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CD Reviews:
The Listening Room: Hank Williams, Scotty McCreery and more...
 

By GARY GRAFF
for Journal Register Newspapers

» See more SOUND CHECK

AMERICANA

Various Artists

“The Lost Notebooks of Hank Williams”

Egyptian/CMF/Columbia

★★★ 1/2

When Hank Williams died in the back seat of his car on New Year’s Day 1953 at age 29, he left behind a wealth of American standards — “I Saw the Light” and “I’m So Lonesome I Could Cry” for starters — and also a briefcase full of notebooks that included lyrics he never had a chance to set to music. Progeny and proteges dig into that treasure trove on this 12-song collection, crafting original melodies for songs mostly about heartache but occasionally with a happy ending — such as Sheryl Crow’s ringing, old tymey “Angel Mine” and Lucinda Williams’ stark solo track “I’m So Happy I Found You.” And even though 14 artists are involved in this project there’s a uniformity of sound throughout, marked by stark, waltz-time arrangements that hew toward patterns similar to “I’m So Lonesome.” Alan Jackson (“You’ve Been Lonesome, Too”), Bob Dylan (“The Love That Faded”) and The Band’s Levon Helm (“You’ll Never Be Mine Again”) tap into the central heartbreak of their songs, as does Williams’ granddaughter Holly Williams, who’s accompanied by her father, Hank Jr., on the choruses of “Blue is My Heart.” Merle Haggard’s “The Sermon on the Mount” reminds us of Williams’ spiritual side, but we also get a good look at his ability to diss with gangsta-caliber fury to Jack White’s keening “You Know What I Know,” Patty Loveless’ honky tonkin’ “You’re Through Fooling Me” (one of the few uptempo interpretations here) and Vince Gill and Rodney Crowell’s collaboration on “I Hope You Shed a Million Tears,” whose all-star put-downs include “our love was like a sacred scroll you never did learn to read.” All of the artists bring a loving reverence to the tracks, but they still manage to make these old words sound as fresh and current as they are historic. Here’s hoping even more revelations will be found in those lost notebooks.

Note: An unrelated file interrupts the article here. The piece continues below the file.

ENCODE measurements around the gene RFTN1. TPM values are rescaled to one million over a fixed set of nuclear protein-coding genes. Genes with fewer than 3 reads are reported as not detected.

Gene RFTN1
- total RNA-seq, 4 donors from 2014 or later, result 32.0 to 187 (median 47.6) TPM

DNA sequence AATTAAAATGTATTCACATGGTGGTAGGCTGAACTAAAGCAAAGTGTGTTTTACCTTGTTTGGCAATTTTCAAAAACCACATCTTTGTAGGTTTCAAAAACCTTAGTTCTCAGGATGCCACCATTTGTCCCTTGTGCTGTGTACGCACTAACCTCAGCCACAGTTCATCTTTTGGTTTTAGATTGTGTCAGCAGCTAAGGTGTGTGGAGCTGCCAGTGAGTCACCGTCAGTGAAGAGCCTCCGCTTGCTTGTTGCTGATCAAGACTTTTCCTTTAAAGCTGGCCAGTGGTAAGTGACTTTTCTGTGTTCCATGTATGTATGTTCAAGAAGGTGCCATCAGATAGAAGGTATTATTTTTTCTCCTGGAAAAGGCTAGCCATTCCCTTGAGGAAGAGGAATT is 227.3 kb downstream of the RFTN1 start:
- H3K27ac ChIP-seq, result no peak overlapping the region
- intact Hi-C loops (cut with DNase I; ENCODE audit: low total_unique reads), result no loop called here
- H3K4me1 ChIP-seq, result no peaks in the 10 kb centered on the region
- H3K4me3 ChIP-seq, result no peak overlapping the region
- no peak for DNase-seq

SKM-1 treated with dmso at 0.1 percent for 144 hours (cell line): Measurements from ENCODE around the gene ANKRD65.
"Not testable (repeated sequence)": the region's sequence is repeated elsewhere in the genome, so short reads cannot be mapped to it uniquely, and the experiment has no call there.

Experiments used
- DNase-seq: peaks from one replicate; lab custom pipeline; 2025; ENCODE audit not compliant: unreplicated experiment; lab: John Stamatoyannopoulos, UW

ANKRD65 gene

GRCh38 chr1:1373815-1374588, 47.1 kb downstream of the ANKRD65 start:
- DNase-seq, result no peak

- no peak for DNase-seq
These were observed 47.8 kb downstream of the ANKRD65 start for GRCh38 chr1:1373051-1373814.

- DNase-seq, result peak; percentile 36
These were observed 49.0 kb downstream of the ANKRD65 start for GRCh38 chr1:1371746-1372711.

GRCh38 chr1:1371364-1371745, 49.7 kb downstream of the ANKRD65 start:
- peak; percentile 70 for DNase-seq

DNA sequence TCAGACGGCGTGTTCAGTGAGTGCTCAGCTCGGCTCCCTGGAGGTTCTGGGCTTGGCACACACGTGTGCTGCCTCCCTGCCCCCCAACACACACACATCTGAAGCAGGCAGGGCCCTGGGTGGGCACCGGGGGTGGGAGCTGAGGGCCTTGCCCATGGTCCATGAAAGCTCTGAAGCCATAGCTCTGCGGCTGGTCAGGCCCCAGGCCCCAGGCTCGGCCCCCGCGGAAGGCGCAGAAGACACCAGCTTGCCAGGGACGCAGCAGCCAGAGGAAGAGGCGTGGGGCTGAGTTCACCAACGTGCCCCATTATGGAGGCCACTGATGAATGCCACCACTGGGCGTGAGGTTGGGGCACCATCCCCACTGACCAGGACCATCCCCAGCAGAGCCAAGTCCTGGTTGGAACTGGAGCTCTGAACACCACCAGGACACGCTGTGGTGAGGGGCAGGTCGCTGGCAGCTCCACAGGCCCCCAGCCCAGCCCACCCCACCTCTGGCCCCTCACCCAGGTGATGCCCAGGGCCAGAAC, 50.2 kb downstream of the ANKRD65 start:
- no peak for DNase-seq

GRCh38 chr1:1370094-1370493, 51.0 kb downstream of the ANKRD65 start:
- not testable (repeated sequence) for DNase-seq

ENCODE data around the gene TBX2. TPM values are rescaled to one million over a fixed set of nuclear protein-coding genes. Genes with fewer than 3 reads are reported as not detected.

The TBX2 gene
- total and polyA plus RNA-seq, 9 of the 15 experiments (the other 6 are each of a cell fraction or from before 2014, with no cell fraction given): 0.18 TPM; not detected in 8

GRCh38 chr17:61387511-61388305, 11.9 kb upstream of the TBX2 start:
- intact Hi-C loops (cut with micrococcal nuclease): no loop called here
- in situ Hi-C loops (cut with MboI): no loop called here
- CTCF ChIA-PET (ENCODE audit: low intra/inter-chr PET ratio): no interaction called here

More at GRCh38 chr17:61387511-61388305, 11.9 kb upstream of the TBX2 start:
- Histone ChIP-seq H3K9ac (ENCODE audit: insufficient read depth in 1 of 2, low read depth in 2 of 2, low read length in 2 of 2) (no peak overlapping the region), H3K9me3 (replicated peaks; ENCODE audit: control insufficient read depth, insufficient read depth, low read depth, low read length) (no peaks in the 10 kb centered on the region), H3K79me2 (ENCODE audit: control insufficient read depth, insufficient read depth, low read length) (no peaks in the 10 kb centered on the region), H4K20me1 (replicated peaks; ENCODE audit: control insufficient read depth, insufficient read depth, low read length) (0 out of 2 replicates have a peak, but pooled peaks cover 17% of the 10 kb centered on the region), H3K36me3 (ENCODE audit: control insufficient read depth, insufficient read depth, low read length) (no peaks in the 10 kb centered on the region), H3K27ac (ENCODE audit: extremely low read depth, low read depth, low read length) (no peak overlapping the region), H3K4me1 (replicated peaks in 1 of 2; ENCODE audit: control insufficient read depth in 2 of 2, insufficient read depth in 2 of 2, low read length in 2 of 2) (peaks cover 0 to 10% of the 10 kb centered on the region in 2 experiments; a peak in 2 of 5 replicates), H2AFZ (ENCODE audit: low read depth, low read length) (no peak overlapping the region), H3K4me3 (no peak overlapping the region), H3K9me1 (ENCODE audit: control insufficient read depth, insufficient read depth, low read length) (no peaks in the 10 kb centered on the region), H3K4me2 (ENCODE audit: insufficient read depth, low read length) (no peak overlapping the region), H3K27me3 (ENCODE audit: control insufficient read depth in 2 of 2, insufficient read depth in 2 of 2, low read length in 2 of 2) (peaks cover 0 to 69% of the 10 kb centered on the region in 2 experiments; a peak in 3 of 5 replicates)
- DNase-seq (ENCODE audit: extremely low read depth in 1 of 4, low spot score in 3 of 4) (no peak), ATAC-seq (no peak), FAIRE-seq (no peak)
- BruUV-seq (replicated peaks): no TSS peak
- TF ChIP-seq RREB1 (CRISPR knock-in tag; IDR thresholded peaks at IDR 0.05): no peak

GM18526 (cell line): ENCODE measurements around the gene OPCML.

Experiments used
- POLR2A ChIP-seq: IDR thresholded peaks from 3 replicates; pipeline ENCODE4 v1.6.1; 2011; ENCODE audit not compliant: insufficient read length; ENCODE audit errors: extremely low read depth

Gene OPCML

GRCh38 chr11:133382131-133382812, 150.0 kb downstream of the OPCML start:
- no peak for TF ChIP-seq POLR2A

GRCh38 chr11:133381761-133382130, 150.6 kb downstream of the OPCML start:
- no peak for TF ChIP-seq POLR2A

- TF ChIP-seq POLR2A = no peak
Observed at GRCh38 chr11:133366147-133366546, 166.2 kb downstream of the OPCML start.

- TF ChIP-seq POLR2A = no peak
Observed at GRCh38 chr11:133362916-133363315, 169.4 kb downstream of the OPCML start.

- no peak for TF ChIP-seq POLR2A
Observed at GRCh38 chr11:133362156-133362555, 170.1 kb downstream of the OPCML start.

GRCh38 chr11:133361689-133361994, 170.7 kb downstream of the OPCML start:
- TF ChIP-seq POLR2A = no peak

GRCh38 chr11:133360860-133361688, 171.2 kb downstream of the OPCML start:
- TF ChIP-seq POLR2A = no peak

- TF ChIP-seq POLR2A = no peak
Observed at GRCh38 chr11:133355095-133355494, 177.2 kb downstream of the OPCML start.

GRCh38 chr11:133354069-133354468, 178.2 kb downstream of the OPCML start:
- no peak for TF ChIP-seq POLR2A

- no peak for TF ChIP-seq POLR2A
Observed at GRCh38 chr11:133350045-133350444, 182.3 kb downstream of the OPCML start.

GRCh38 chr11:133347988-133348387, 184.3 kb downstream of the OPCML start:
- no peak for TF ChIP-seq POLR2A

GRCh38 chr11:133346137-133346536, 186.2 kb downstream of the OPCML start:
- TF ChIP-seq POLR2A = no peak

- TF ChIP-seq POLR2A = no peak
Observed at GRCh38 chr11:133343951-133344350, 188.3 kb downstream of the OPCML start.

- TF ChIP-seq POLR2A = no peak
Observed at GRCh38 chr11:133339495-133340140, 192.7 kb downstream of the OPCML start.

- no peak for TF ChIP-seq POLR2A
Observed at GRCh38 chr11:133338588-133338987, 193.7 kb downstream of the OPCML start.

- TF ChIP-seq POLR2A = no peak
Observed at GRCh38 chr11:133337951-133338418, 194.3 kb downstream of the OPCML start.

COUNTRY

Scotty McCreery, “Clear As Day” (19/Mercury Nashville) ★★ 1/2

The latest “American Idol” champ is just 17 years old, but when Scotty McCreery wraps his rich baritone around the 12 tracks here he sounds like a confident country veteran. That said, producer Mark Bright did a good job of finding age-appropriate material for his youthful charge, even if a couple of songs — “Back on the Ground” and “The Trouble With Girls” in particular — seem a bit too wistful for an incoming high school senior. But upbeat fare such as “Water Tower Town,” “Out of Summertime,” Rhett Atkins’ “Write My Number on Your Hand” and a cover of Keith Urban and the Ranch’s “Walkin’ the Country” sound as genuine and natural coming from McCreery as they would from singers twice or even three times his age.



New & Noteworthy:

Rodney Atkins, “Take a Back Road” (Curb): The country singer’s fourth studio set was advanced by its title track, the fastest-rising single of his career.

George Benson, “Guitar Man” (Concord Jazz): The guitar virtuoso takes on a dozen jazz and popular standards, ranging from “Danny Boy” to Stevie Wonder’s “My Cherie Amour” and the Champs’ “Tequila.”

Blessthefall, “Awakening” (Fearless): The Phoenix hard rockers’ third album marks the recording debut of guitarist Elliott Gruenberg.

Jason Boland & the Stragglers, “Rancho Alto” (APEX Nashville/Thirty Tigers): Oklahoma-born Boland and his band continue to mine a purist’s form of country music with producer Lloyd Maines.

Bonnie Prince Billy, “Wolfroy Goes to Town” (Drag City): The latest outing from the Kentucky singer-songwriter also known as Will Oldham.

James Carter, “At the Crossroads” (Emarcy): The Detroit-born saxophonist returns to his trio, which features fellow Motowner Gerard Gibbs on organ.

DJ Shadow, “Less You Know the Better” (Verve/Island/Roc-a-Fella/A&M): The fourth artist album by the California DJ includes guest appearances by Talib Kweli and Tom Vek, among others.

Feist, “Metals” (Cherrytree/Interscope): The fourth solo album from the Broken Social Scene singer-songwriter includes collaborations with Chilly Gonzales, Mocky and Iceland’s Valgeir Sigurosson.